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“The Rugby Player,” a documentary based on the life of United Flight 93 passenger, Mark Bingham showed before a packed theater at the Cinequest film festival in San Jose Thursday night.
The film's director, Scott Gracheff, says he was inspired to tell the story of the Los Gatos native, and UC Berkeley grad after talking with a friend of Bingham's about a year after 9/11. Bingham and his fellow passengers fought back against the terrorists who had taken control of their airplane, which finally crashed in a field in Shanksville, PA.
Gracheff says while the story of how he died is important, the story is just as much about how Bingham lived his life.
"It is about a mother, a son, and what it takes to be a hero; and I think what audiences are coming away with is being inspired by this beautiful mother and son story," said Gracheff.
Alice Hoagland, Bingham's mother, figures prominently in the documentary.
She says she's proud to see her son's life told for the world to see. Everything from his childhood escapades, to his love of rugby, to his coming out as a gay man, she says prepared him for what he would fate on United flight 93.
"It seems as though, in some ways, he spent his whole life preparing for this last day of his life, and on that last day of his life he was able to look around and, and choose from a planeload of very frightened, paralytic passengers, and pick out a few of them that could help him," said Hoagland.
Gracheff says Bingham, himself, documented much of his life on video, so a lot of the source material in the film.
"Mark is a very present and alive character in our film, and I think because he captured so much of that himself in some ways it was our job as film makers was to get out of the way of content and just present that," said Gracheff.
For now the documentary is on the festival circuit, but film makers say they are looking for a distribution deal, so more people can see Bingham's story.
Hoagland says she hopes "The Rugby Player" will inspire others, the way her son continues to inspire her.
"I've realized that there are things that that I need to stand up and fight for, because Mark can no longer do it. I need to stand up against Islamist terrorism, for example, and poor aviation security," said Hoagland.
Prosecutors in Northern California say Safeway has agreed to pay $2.25 million to settle a lawsuit alleging that the grocer engaged in false advertising, unfair competition and violated a 2008 injunction.
Under the deal, the Pleasanton-based supermarket chain does not admit liability, but it is bound by a permanent injunction barring it from making false or misleading statements, charging more than the lowest posted price and failing to honor valid coupons, discounts or offers.
Safeway has also agreed to take certain measures including adding more signs to notify consumers of its price-accuracy policy and hiring an independent auditor to conduct annual reviews.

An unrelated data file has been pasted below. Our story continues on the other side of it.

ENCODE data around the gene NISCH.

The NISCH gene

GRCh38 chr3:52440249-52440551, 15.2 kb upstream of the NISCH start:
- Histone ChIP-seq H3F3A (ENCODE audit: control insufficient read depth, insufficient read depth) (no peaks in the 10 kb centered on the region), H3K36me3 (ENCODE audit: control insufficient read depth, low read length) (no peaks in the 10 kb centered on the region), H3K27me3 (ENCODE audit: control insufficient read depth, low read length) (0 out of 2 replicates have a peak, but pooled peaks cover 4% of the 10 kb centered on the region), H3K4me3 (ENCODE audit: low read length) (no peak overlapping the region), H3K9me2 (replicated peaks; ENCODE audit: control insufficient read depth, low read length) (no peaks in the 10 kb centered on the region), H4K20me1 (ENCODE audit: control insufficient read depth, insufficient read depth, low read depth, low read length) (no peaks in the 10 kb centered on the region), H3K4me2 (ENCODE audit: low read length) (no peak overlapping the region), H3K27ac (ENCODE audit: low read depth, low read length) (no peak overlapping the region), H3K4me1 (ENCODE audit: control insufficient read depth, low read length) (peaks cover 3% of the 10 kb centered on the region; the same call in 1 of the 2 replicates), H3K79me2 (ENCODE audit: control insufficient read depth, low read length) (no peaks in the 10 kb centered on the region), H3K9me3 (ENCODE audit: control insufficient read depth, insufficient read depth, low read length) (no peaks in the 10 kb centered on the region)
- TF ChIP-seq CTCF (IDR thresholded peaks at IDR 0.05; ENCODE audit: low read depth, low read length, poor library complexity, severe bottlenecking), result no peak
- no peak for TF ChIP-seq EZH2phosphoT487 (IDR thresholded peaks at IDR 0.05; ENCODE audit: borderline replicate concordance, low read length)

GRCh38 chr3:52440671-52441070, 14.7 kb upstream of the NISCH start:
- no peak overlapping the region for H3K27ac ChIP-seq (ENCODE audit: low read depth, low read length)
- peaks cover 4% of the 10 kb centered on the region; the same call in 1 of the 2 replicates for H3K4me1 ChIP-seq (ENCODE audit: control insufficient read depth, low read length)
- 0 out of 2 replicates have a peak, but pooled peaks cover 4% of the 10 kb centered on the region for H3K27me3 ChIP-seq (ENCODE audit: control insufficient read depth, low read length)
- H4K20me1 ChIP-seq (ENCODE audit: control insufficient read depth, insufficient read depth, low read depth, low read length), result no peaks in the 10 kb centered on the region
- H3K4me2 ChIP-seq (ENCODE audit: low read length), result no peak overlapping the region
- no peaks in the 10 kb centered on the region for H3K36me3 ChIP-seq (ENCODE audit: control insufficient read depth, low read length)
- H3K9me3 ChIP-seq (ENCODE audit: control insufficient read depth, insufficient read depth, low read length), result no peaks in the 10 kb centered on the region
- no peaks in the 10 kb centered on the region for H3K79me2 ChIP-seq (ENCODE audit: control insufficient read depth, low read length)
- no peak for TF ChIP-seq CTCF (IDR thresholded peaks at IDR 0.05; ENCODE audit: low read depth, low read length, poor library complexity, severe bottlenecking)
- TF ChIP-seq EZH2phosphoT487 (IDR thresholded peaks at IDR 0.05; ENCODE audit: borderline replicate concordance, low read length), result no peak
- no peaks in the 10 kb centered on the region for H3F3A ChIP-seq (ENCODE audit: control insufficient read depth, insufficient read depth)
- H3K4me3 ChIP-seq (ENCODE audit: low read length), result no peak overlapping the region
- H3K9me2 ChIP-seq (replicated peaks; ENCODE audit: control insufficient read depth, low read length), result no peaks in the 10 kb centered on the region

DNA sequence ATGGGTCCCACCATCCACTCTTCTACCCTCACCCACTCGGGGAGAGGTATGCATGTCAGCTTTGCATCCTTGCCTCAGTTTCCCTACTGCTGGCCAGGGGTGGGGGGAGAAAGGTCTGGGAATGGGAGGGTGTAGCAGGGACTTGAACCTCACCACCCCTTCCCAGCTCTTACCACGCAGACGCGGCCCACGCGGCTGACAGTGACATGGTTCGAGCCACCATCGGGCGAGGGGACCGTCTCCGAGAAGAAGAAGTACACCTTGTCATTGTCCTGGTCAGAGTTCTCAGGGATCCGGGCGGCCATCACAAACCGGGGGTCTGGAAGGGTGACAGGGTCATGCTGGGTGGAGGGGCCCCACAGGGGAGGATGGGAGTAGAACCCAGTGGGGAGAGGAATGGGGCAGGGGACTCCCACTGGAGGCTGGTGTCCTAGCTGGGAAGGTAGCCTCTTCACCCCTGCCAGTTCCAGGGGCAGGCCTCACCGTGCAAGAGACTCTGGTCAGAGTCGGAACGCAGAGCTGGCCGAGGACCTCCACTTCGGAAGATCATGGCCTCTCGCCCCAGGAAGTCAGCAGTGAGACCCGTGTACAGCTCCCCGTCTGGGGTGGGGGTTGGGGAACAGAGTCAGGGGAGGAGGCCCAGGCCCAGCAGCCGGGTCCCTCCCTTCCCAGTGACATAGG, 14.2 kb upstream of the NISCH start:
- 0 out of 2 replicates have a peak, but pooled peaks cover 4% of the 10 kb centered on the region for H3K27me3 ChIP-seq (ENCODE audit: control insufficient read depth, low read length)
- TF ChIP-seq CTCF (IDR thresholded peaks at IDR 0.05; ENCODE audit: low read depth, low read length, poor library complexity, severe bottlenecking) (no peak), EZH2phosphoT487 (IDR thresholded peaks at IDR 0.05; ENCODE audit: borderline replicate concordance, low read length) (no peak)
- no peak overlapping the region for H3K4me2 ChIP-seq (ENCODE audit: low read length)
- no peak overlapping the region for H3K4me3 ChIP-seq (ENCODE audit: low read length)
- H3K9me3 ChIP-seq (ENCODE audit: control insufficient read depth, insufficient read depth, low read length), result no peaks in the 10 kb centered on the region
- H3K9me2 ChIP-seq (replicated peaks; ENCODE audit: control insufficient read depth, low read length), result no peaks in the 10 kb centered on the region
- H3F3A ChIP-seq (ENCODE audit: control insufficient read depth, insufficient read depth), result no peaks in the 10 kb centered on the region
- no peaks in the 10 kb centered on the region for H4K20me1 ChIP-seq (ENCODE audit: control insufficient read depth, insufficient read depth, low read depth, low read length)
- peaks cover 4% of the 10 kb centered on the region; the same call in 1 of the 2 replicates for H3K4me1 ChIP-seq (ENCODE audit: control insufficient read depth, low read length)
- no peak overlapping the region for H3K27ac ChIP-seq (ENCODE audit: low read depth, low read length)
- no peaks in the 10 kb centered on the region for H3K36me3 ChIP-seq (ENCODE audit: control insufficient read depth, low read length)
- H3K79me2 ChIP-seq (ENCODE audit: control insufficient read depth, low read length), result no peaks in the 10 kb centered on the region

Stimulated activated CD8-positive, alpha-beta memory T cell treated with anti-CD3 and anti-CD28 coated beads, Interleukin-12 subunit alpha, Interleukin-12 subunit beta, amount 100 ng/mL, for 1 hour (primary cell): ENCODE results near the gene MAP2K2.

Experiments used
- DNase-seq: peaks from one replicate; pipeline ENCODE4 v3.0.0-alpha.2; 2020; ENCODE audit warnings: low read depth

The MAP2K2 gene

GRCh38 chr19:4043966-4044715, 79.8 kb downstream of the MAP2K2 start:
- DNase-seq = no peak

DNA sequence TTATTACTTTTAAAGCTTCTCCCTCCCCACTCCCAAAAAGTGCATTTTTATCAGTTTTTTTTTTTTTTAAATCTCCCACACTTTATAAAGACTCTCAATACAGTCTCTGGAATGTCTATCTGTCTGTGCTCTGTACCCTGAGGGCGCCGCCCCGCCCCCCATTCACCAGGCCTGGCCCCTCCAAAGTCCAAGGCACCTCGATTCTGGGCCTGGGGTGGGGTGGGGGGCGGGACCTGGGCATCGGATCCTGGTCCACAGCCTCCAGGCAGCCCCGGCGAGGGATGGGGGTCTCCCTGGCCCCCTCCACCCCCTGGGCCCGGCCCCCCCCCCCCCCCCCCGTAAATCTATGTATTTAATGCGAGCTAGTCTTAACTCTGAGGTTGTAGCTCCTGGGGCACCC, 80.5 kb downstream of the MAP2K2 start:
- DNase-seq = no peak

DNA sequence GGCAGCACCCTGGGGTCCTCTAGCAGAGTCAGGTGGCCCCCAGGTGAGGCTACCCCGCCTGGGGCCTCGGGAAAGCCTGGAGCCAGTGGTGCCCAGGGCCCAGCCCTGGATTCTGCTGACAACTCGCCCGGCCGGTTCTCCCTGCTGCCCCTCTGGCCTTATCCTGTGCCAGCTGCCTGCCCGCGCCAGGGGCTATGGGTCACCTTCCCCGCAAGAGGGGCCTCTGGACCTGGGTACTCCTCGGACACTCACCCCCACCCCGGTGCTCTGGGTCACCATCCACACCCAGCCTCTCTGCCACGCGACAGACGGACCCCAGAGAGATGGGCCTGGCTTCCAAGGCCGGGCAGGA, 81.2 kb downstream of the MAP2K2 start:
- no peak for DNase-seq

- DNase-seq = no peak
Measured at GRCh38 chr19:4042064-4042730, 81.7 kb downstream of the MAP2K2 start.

Thursday's settlement comes on the same day that Safeway and Albertsons announced a merger of two of the nation's biggest supermarket chains valued at more than $9 billion.Thu, 06 Mar 2014 20:25:17 -0800
Investigators confirmed "multiple felony charges" would be brought against a now-suspended 7th grade teacher from Richmond, late Thursday. 33-year-old Ron Guinto is accused of sexual abuse involving six boys, ages 11 to 13.
Richmond Police say Guinto was working at Making Waves Academy charter school when the abuse happened off campus, during "excursions" which included camping trips. On Wednesday morning, plainclothes officers arrested Guinto at his new job, teaching at Mira Vista School.
"Something that wasn't disclosed was that in two or three weeks, he was going to take a group of kids on a field trip, overnight, to Yosemite," said West Contra Costa Unified School Board President, Charles Ramsey.
2 Investigates compiled a timeline of Guinto's teaching history.
Hired as a substitute teacher with West Contra Costa Unified School District in 2008, Guinto took a job as a teacher's aide at Making Waves Academy in October 2011.
Guinto was fired from Making Waves in October 2013 when school officials learned of the alleged abuse and took that information to police.
Guinto was considered a "re-hire" when he started teaching again for West Contra Costa Unified in January.
Ramsey says Guinto's history with the district is why the most recent background check performed on him did not include a phone call to his former school.
"We had a resume already. A body of work," said Ramsey. "Good evaluations, principals liked him. (Guinto) worked at elementary, middle and high school."
Yet, some other school districts, including Oakland Unified, say a phone call to a former employer is a key part of their protocol when evaluating any prospective employee.
"They can't answer every question, but one of the main questions is, 'would you employ this person again?' If the answer is 'no,' then that's the end of that conversation," said Jeff Dillon, Director of Talent Acquisition for Oakland Unified.
Next week, Ramsey says he'll propose changes to how West Contra Costa Unified performs background checks, including calls to former employers for both new hires and re-hires.
Some parents of students at Mira Vista are still frustrated.
"Somebody dropped the ball," said Tatiana Hill. "Somebody needs to do their job. Period."
Thu, 06 Mar 2014 20:04:54 -0800 News Source: MedleyStory More Local News Stories